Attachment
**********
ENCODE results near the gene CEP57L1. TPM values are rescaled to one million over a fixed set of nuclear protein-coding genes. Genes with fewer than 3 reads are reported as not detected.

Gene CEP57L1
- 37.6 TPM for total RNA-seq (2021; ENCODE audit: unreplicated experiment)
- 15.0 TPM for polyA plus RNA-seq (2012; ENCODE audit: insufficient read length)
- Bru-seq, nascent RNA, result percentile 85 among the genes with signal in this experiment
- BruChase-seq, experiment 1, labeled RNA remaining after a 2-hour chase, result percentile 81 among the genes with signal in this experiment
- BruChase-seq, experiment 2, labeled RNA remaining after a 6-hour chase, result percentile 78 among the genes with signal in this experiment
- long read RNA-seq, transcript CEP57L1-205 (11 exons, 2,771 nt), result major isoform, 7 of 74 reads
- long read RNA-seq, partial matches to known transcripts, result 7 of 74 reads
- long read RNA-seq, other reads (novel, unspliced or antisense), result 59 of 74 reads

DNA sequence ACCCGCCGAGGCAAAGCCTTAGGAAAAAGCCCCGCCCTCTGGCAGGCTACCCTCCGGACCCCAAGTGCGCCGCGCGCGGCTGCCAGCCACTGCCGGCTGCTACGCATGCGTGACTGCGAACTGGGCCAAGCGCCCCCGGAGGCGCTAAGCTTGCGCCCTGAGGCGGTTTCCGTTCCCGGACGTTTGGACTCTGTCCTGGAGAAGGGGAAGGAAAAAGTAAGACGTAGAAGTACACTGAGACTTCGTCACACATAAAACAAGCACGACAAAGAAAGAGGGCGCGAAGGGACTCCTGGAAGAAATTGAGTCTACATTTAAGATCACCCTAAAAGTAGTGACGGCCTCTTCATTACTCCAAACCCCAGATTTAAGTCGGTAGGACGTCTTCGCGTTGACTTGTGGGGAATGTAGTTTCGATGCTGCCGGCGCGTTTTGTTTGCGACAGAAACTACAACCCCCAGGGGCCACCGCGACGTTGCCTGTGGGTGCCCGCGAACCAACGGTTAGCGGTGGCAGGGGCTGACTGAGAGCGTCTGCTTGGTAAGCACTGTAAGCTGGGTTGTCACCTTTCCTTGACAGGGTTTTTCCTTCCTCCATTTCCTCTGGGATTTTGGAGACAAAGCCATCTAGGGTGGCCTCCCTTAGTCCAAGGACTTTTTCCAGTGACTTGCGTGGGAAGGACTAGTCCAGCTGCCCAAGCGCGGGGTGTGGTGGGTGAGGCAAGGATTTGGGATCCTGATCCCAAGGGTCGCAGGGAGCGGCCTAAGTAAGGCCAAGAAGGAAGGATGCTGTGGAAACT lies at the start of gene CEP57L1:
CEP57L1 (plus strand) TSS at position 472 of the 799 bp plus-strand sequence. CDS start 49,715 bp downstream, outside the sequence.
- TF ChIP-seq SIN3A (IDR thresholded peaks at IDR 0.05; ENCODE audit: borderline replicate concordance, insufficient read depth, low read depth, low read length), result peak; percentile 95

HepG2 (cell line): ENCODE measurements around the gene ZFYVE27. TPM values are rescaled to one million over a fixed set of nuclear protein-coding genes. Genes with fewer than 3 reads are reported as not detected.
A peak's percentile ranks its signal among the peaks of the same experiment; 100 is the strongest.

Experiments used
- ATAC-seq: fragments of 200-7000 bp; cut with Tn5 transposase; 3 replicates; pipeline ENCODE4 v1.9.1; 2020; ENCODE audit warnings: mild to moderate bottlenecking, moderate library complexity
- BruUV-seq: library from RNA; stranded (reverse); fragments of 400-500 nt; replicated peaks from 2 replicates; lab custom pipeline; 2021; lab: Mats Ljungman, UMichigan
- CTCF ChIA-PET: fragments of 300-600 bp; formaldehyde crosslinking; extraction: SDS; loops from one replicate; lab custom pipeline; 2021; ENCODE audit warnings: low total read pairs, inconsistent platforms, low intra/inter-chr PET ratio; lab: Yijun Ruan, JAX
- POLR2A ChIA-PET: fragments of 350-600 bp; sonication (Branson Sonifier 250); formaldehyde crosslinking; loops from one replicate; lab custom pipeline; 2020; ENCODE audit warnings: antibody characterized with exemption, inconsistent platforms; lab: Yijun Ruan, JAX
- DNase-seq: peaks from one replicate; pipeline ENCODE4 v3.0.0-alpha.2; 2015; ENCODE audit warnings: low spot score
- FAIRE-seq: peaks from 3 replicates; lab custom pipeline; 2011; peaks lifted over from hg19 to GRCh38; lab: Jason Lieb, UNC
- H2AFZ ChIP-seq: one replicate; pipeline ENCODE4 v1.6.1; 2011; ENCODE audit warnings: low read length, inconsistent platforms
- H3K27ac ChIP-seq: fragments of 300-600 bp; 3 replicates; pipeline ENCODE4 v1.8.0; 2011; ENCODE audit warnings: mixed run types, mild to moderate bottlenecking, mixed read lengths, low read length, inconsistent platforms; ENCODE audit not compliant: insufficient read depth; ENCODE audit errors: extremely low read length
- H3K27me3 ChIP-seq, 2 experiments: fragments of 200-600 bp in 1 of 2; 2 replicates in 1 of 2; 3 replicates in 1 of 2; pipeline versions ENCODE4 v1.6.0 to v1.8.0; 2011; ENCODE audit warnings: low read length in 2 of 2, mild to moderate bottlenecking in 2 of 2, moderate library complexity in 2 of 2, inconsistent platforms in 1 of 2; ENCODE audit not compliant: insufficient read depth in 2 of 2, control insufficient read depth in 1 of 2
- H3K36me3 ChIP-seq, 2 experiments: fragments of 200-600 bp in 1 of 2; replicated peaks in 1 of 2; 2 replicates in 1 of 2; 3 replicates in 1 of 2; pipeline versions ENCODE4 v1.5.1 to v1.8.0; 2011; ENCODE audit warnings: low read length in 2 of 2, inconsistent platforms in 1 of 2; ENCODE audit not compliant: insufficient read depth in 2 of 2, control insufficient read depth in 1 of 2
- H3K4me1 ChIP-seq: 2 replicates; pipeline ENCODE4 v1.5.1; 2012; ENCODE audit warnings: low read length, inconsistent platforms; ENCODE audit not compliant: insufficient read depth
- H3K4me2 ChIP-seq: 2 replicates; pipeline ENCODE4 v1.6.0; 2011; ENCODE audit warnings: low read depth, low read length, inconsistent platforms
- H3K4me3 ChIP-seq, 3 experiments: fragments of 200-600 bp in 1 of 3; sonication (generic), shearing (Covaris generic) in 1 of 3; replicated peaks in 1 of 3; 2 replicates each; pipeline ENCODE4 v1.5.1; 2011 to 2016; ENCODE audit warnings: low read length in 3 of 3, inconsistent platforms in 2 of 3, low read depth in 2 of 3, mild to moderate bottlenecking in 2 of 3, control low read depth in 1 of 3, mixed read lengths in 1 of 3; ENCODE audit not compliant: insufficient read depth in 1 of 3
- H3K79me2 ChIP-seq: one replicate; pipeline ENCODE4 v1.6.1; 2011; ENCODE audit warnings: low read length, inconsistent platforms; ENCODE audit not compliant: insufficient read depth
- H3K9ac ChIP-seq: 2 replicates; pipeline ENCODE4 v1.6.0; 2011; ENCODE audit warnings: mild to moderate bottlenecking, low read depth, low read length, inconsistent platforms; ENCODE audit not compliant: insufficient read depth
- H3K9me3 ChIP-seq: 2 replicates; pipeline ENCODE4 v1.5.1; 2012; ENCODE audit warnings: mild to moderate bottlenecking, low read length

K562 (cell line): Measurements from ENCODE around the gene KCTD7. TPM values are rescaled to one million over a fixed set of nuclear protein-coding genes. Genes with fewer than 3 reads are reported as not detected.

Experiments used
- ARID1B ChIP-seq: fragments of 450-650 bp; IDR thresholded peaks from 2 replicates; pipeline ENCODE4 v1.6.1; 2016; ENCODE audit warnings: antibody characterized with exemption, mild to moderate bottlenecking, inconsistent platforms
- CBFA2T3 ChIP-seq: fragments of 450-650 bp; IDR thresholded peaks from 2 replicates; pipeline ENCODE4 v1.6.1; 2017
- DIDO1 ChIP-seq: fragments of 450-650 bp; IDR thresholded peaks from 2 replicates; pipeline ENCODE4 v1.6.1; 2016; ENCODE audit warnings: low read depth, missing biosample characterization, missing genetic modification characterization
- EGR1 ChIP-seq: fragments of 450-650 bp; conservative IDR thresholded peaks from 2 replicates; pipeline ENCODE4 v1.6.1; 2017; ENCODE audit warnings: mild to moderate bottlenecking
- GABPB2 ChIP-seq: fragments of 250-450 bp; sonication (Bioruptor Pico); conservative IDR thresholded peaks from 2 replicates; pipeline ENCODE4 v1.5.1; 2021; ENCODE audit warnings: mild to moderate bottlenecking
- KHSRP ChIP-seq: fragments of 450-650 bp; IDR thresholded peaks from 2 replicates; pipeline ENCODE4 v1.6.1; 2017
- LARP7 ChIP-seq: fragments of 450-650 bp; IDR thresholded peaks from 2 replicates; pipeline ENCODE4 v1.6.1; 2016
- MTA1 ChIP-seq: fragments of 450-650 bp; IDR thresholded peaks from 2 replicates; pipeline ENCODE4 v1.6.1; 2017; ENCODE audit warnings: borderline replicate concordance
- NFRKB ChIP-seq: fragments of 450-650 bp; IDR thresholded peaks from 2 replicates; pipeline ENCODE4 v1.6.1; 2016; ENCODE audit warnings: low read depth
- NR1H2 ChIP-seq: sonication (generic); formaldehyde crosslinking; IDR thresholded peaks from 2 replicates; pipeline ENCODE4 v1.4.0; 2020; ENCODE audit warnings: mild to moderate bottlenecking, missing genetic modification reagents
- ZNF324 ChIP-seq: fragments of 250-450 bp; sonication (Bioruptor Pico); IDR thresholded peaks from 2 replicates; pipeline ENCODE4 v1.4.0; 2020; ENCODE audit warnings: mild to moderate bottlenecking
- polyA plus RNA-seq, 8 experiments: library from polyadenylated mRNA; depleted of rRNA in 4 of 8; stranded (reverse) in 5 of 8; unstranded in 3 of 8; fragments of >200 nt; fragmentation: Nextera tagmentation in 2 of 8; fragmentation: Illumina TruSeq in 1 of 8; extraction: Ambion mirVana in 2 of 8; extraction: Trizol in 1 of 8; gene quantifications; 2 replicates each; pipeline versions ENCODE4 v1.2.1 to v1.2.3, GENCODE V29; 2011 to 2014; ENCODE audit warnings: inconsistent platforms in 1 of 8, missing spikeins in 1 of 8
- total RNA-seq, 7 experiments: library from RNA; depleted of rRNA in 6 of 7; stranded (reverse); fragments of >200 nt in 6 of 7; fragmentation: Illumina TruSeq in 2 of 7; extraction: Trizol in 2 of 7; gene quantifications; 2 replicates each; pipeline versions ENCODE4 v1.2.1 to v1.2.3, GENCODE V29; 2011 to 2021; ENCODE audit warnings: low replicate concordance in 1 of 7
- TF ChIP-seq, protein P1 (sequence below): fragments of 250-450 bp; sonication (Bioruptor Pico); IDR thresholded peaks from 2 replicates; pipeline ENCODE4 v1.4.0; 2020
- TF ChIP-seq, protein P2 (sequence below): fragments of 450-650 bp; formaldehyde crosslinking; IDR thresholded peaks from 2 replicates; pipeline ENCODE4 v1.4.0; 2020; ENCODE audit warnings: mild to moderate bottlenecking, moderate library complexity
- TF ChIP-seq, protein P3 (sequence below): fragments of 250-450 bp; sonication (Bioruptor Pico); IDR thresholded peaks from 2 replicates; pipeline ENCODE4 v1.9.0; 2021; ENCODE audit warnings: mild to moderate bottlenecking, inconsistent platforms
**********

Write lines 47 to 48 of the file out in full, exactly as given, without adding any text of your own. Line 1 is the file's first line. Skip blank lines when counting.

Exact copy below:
- total RNA-seq, 7 experiments: library from RNA; depleted of rRNA in 6 of 7; stranded (reverse); fragments of >200 nt in 6 of 7; fragmentation: Illumina TruSeq in 2 of 7; extraction: Trizol in 2 of 7; gene quantifications; 2 replicates each; pipeline versions ENCODE4 v1.2.1 to v1.2.3, GENCODE V29; 2011 to 2021; ENCODE audit warnings: low replicate concordance in 1 of 7
- TF ChIP-seq, protein P1 (sequence below): fragments of 250-450 bp; sonication (Bioruptor Pico); IDR thresholded peaks from 2 replicates; pipeline ENCODE4 v1.4.0; 2020